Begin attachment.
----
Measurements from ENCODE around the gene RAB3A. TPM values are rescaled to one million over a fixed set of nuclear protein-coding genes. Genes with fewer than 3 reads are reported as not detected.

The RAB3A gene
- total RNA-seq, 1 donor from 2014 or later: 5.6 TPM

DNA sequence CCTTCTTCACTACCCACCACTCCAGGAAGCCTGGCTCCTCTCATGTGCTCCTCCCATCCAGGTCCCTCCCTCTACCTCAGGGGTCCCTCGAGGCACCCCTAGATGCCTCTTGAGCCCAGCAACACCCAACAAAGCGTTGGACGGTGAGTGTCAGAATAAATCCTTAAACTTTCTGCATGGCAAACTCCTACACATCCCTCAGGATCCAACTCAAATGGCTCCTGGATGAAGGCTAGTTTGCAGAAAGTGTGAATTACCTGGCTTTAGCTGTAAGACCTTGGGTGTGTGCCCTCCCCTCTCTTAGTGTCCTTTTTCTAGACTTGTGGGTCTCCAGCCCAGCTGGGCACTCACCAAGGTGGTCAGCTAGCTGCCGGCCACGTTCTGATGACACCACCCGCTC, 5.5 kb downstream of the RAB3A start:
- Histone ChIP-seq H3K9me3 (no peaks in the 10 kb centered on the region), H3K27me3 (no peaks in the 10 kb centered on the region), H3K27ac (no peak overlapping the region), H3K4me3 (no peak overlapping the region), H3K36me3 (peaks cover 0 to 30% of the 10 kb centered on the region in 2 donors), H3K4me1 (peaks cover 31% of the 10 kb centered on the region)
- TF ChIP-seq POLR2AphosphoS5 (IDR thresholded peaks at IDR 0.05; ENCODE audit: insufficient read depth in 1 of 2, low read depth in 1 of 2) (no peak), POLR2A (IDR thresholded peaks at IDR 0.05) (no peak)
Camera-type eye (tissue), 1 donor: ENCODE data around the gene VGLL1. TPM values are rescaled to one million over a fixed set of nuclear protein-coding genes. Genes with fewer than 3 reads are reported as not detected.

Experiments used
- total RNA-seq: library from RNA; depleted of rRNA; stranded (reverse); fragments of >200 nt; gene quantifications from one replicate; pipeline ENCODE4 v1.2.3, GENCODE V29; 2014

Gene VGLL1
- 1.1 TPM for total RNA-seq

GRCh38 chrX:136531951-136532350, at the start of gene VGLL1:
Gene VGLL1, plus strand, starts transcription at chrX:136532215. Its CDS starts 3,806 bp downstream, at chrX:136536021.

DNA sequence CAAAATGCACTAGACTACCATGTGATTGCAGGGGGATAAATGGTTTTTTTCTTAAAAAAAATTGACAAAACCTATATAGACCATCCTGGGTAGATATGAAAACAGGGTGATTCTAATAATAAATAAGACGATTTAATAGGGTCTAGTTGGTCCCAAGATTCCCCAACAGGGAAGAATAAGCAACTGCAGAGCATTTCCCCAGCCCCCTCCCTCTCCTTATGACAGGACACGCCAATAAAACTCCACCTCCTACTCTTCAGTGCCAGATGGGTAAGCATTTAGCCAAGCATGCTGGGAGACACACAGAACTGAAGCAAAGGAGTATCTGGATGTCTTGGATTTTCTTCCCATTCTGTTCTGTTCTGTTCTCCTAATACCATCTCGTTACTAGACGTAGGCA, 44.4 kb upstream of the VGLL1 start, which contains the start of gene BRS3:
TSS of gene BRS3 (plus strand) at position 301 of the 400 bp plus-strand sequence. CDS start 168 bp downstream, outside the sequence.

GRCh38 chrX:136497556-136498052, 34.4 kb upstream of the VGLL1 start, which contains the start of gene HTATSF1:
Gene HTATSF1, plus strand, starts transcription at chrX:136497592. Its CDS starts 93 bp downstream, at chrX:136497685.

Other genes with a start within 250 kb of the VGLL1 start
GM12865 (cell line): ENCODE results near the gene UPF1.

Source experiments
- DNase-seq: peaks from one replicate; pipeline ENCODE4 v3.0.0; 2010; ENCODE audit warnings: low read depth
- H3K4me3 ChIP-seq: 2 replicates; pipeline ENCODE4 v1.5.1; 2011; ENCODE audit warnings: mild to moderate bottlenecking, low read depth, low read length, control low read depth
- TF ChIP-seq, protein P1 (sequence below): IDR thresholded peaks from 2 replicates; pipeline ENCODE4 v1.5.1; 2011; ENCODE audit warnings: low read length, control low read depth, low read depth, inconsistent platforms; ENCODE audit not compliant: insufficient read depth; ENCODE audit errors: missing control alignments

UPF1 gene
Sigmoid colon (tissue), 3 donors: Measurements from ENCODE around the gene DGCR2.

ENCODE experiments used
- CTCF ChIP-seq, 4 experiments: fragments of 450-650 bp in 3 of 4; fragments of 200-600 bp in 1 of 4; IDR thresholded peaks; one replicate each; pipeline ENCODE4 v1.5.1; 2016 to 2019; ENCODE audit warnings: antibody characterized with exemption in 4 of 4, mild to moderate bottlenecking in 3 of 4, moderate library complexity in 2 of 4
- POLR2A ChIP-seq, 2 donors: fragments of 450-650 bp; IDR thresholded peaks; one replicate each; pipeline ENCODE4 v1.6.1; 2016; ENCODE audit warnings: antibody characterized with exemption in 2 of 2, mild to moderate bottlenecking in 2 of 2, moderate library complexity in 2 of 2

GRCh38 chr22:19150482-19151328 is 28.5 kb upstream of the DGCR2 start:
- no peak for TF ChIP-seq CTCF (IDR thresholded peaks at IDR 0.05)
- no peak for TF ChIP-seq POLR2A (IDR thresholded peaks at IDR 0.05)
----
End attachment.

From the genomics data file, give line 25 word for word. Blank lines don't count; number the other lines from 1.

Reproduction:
Sigmoid colon (tissue), 3 donors: Measurements from ENCODE around the gene DGCR2.